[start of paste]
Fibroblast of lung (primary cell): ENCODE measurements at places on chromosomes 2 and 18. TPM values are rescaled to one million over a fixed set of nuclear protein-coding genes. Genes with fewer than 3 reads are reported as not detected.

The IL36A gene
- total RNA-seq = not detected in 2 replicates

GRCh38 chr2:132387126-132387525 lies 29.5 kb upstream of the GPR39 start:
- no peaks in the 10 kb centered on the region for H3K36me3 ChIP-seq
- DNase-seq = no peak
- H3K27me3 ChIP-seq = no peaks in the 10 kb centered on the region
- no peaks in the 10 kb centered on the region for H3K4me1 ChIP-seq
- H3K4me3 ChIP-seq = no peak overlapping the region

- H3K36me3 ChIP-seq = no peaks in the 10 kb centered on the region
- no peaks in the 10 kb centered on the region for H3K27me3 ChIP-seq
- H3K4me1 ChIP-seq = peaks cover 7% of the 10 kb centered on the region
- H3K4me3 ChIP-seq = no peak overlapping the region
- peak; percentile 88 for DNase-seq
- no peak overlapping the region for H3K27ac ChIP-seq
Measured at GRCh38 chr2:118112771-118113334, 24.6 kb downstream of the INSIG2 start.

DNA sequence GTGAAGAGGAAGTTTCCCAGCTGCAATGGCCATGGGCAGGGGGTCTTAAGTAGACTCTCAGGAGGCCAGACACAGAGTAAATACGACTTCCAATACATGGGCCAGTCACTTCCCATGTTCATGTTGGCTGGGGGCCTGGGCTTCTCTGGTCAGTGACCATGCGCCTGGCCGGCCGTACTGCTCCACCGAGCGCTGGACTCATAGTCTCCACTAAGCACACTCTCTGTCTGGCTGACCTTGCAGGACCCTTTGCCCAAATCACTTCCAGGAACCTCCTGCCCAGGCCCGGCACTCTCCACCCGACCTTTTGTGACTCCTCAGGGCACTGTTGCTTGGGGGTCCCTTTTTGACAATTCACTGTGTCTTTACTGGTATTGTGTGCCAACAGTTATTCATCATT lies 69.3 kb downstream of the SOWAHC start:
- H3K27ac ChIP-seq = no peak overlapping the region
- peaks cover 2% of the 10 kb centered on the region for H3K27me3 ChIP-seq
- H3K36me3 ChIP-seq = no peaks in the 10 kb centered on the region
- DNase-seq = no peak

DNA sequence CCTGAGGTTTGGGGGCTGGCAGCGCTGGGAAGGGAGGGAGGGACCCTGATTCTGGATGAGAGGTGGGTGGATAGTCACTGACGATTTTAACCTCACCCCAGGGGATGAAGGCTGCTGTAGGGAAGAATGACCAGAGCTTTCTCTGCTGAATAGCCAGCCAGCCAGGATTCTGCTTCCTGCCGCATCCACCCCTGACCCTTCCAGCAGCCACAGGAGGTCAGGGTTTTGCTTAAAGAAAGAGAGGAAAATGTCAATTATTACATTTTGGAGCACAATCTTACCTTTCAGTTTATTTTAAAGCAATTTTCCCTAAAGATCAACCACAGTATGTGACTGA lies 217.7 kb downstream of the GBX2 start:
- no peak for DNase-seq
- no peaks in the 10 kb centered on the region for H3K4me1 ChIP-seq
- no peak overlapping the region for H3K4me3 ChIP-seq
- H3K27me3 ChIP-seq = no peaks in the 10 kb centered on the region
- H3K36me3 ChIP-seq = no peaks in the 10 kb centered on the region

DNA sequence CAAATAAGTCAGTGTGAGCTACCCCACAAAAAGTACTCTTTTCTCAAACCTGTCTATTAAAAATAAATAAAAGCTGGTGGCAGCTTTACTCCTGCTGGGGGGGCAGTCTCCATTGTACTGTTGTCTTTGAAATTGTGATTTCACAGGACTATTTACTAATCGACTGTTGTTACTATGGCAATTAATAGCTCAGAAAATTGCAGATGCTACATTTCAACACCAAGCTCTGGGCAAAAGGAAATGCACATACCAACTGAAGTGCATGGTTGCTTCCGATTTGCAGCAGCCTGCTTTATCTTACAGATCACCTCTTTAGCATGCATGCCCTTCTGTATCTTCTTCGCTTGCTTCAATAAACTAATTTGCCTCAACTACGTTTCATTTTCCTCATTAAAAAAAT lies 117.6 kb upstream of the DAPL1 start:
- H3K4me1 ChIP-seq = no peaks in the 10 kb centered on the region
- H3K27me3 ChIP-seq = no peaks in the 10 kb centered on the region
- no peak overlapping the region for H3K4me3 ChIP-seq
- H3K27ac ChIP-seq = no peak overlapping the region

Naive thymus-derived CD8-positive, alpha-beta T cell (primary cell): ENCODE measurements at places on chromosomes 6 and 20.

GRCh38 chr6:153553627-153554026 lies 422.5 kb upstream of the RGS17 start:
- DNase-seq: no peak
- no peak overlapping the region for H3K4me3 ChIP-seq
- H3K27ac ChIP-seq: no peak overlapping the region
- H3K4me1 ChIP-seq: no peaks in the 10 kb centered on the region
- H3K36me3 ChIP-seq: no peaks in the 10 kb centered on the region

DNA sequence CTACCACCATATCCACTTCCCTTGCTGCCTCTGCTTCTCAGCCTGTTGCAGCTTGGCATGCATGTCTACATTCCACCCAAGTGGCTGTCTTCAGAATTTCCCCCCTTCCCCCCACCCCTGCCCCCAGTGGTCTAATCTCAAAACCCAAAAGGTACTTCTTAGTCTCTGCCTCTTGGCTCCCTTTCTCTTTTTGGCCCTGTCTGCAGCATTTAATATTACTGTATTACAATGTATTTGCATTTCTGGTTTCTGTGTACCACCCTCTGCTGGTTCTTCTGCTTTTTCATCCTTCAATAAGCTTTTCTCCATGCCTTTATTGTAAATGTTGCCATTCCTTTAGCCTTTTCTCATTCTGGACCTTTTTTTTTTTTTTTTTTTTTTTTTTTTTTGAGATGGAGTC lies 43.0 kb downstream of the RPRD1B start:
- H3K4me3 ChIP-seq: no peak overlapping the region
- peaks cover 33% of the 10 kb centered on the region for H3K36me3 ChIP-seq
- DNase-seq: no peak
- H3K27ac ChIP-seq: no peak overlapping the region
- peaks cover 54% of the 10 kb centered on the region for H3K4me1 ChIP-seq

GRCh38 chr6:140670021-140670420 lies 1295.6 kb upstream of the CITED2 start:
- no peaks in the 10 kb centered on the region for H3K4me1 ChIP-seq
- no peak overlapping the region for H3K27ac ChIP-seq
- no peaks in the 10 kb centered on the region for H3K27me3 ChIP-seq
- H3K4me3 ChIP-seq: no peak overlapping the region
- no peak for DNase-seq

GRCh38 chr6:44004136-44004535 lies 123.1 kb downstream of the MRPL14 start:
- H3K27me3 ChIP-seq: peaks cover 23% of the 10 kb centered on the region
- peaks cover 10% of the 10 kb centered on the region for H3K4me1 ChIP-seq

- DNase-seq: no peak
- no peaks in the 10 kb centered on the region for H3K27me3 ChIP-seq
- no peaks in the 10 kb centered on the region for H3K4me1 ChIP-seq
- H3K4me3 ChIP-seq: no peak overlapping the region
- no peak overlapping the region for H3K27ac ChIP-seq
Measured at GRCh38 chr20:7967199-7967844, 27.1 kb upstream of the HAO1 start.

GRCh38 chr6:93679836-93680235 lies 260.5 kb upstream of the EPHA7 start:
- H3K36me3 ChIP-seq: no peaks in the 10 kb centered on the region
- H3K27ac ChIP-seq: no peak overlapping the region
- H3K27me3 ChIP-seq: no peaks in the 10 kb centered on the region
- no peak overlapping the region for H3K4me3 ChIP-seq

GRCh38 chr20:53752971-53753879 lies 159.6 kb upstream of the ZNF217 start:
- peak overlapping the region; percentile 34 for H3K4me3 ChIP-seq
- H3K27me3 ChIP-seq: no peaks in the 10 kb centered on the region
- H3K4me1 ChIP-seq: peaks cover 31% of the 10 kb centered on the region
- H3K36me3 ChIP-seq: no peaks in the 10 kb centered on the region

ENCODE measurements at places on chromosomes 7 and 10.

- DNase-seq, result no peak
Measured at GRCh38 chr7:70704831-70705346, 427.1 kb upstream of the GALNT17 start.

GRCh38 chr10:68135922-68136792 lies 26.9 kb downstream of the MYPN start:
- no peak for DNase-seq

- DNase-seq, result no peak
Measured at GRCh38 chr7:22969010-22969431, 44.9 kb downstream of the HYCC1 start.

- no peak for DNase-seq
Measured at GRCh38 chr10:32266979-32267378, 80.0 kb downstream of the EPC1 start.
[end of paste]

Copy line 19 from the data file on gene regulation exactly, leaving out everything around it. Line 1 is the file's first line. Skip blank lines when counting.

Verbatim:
- peaks cover 2% of the 10 kb centered on the region for H3K27me3 ChIP-seq